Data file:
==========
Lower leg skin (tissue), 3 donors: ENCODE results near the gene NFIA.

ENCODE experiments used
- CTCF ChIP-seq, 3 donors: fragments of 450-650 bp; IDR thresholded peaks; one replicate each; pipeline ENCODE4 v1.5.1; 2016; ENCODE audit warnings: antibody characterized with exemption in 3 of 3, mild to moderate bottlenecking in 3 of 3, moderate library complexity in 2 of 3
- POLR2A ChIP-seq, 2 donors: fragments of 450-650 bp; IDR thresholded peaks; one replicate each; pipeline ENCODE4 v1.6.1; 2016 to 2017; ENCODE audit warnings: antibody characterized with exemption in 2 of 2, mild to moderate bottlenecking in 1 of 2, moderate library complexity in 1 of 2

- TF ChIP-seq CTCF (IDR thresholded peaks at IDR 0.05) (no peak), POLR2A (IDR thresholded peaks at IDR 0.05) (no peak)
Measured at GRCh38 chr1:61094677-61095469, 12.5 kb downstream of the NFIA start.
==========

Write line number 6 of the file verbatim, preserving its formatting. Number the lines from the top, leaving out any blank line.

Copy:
Measured at GRCh38 chr1:61094677-61095469, 12.5 kb downstream of the NFIA start.